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Friday, February 27, 2015

Top 8 Survival Tips for International Students in Malaysia

Guest post by Edith Hayden (Share you education tips with 30,000+ Malaysian students)

Being an international student in Malaysia, remember a few vital things. It is alright to be nervous when you’re abroad for higher studies. People get the jitters even while applying to universities in their homeland. Mingling with new people, trying different things, and forming a new pack—everything initially blends into a spine-tingling, throat-parching moment of apprehension.

But after meeting the other freshman students, you’ll be able to cast aside the stress and explore the enjoyable side of being one of the international students in Malaysia. This article throws light on the simple ways to make your academic life abroad pleasant and fruitful.

International Students Study in Malaysia
International Students Studying in Malaysia / PicCredit

1. Pack wisely.

Prepare to meet a lot of people. Tons of international students flock to Malaysia each year, providing you a multi-ethnic atmosphere to live in. In 2010, a survey conducted on 199 institutes in Malaysia revealed that 86,923 students in those institutes hailed from Iran, Indonesia, China, Nigeria, Yemen and other countries. This will allow you to thrive and expand your outlook. Make friends that are worth sticking to till the final year. Alumni network in a cosmopolitan setting as such has a lot of benefits.

2. Communicate as much as you can.

Being an International student, you are bound to stir people’s curiosity and tackle questions about your background, schooling etc. Smile to people, be polite, exchange Facebook IDs and have an “ais kacang” when you’re having a discussion. The syrup-topped ice will act as a coolant any time the fellow-freshman dealings bog you down. And remember, it is OK to share your canteen table with strangers as long as they seem polite and safe.

3. Steer clear of substance abuse.

Malaysia has strict rules against illicit drug use and it may even attract death penalty. So, avoid it at any cost.

4. You are not alone.

Remember, your fellow students are also on the same footing here. Don’t hesitate to say hello and get assistance as long as you need to get used to the local markets and food habits. You may feel a little alienated being around locals ceaselessly speaking “Bahasa Malaysia”.

But, do your bit to fit in. Show interest in what they’re talking about. English is known to all and they will smoothly interact with you. Sharply contrasting many other more anglicised neighbouring countries, most locals here openly exhibit emotions. Expect simple, clear-cut answers when you’re talking to your new friends around the academic neighbourhood.

5. Take a break.

The country has a plethora of stunning tourist spots. So, when your head is heavy with assignments and you need to soothe your nerves, go out. Try the moist rainforests, long beaches, caves, mountains and waterfalls which are not more than a few hours away from the major universities.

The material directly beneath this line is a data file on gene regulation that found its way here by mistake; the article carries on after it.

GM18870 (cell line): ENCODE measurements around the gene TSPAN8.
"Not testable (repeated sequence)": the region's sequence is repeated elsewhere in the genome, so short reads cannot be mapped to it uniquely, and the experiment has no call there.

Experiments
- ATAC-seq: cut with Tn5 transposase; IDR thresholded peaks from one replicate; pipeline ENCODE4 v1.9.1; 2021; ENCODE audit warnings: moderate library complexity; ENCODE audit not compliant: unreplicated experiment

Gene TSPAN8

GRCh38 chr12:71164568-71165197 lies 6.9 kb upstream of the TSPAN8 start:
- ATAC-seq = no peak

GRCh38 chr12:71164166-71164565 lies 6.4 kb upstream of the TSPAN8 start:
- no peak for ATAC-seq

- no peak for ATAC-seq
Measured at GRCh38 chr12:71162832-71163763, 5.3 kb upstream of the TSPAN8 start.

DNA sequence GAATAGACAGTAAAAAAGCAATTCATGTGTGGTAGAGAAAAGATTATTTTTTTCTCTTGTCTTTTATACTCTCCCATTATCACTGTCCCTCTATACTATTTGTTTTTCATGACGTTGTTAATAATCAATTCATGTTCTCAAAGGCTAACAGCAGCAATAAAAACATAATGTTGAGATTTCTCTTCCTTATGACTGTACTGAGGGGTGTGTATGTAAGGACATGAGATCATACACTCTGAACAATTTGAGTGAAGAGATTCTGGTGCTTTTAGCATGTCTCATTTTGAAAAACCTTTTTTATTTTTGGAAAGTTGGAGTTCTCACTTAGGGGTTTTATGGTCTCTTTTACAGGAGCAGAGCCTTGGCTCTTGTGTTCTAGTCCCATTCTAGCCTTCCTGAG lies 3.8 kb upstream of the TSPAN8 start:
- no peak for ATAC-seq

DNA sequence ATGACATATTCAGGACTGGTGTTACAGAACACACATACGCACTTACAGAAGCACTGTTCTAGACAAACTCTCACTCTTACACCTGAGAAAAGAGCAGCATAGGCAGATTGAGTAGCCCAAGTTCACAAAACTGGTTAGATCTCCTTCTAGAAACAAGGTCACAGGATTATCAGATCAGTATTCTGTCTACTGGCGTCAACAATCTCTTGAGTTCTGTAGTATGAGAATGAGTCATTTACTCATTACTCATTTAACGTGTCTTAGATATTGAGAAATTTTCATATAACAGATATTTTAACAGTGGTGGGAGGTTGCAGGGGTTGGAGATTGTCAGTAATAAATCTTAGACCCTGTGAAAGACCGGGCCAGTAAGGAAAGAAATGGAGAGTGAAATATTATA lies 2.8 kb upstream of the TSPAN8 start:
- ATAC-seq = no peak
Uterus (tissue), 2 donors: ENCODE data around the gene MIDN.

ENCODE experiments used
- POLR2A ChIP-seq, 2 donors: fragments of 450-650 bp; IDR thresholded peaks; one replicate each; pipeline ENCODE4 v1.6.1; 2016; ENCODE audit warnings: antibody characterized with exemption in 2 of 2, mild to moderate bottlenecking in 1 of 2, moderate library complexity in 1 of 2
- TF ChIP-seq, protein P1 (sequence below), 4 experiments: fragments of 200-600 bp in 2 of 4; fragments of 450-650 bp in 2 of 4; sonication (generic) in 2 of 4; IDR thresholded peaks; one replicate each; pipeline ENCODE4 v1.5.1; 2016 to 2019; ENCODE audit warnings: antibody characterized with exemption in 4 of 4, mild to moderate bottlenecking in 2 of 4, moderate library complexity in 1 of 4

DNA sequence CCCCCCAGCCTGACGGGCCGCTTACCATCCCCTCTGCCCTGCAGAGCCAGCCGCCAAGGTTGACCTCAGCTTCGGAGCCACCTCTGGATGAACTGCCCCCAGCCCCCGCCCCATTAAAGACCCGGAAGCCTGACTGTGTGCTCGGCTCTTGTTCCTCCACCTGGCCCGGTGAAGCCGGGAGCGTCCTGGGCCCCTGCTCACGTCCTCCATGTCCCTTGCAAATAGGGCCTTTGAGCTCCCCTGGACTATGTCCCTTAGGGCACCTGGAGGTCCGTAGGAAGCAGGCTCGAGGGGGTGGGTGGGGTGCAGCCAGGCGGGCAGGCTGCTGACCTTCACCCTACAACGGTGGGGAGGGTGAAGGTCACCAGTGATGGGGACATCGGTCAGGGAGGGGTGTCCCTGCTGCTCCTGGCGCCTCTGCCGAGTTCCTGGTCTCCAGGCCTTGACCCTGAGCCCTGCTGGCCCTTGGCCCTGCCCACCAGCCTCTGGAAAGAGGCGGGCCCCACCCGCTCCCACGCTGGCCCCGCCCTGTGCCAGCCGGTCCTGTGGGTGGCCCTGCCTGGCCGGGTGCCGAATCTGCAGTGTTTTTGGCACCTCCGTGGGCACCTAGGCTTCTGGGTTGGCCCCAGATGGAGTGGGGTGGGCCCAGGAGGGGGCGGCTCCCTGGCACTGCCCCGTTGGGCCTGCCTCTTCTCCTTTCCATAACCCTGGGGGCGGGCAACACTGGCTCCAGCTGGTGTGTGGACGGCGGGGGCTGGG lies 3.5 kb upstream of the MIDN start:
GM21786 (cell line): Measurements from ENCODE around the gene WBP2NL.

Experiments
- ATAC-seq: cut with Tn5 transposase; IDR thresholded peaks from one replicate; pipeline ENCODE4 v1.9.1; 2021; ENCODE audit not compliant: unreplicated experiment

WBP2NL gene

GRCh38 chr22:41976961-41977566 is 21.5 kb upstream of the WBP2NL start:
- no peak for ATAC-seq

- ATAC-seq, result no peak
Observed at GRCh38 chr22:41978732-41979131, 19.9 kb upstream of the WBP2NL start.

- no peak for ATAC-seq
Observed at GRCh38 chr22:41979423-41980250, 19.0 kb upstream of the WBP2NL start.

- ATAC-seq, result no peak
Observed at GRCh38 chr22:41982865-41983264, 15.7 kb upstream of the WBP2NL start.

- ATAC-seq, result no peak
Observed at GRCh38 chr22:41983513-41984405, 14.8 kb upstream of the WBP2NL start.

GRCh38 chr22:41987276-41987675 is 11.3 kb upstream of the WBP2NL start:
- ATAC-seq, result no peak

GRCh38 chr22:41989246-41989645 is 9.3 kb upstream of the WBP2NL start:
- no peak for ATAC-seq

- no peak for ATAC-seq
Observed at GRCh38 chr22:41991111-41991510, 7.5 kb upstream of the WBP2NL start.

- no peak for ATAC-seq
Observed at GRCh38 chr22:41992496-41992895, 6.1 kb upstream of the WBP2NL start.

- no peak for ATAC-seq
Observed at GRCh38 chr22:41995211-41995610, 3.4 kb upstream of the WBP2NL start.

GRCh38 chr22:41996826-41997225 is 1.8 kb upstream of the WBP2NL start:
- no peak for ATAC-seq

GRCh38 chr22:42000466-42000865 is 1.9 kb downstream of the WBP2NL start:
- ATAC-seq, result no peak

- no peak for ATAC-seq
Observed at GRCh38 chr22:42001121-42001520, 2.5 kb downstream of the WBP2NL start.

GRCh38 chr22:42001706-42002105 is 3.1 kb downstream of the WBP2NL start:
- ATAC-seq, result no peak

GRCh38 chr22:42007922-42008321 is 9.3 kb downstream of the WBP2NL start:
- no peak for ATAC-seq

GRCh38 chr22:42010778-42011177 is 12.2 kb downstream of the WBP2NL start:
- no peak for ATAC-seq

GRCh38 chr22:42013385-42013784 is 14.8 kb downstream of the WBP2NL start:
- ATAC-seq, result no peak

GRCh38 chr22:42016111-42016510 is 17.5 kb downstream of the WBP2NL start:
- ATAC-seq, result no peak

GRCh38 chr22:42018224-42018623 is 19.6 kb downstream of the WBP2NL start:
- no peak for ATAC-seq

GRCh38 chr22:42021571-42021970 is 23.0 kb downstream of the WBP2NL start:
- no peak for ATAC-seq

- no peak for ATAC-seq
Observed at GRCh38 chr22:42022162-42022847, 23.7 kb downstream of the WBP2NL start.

The diverse geography draws travellers from all over the world and you will enjoy special holiday-break privileges just a stone’s throw away. When you are tired of dealing with too many project papers, permit yourself for a cool escape to Langkawi’s white sands. You can also sail across the tropical islands in Kota Kinabalu for an unforgettable vacation.      

6. Save more.

Living cost is relatively inexpensive compared to countries like USA, Australia and UK. But big cities also offer sky-high luxury and expensive hotels which you should reasonably brush aside considering your college tuition fees and off-campus living costs.    
The transport fare, local restaurants, mini markets to malls, Malaysia offers great options for international students. With a $40 dollars-a-month gym subscription and $50 USD transport passes, an international student in Malaysia can enjoy quality living without burning a hole in the pocket. In a regular, low-cost restaurant, $3 USD can bring you 2 square meals. Surfing net would not require more than $20USD a month.  

Start to invest. This is mandatory for all university students to allocate at least $15 USD per month as health insurance which includes hospitalisation and medical treatment when necessary.
In a nutshell, the money required for basic things as food, clothes and lodgings ranges between $3000 to $4000 dollars. This applies to both on-campus and off-campus living costs which ensures better savings for future.

7. Keep your humour alive and kicking!

Laughter doesn’t need a language.  It is the best remedy for any moment of awkwardness. This will also provide a comic relief to your struggle and occasional sense of isolation. Even if a taxi-driver refuses to turn on the meter, don’t argue. Shrug it off with humour and check another one. If wearing shorts be a magnet for a lot of shooting stares, respect local sensibilities and be careful next time. Just a drizzle of light-hearted humour can ward off many stern looks.

8. Tingle Your Taste-buds

Malaysia offers a wide gamut of multi-national delicacies as Malay, Chinese and Indian dishes. An international student in Malaysia shouldn’t miss out on Bakuteh( Simmered Pork-ribs), Hokkien mee( Chinese yellow noodles) and Fresh River Prawns. Even street-side eateries offer light, healthy and delicious options to pick from. If you’re an avid western foodie, McDonalds, KFC, Subway and Burger King can satiate your appetite in major cities.

Diverse cultures, luscious landscapes, affordable tuition fees, and lavish food options, an international student in Malaysia truly has reasons to rejoice and say “Terima kasih”!

Edith Hayden is a marketing research analyst currently working with an essay review and analysis companies providing students with education tips and tutorials.
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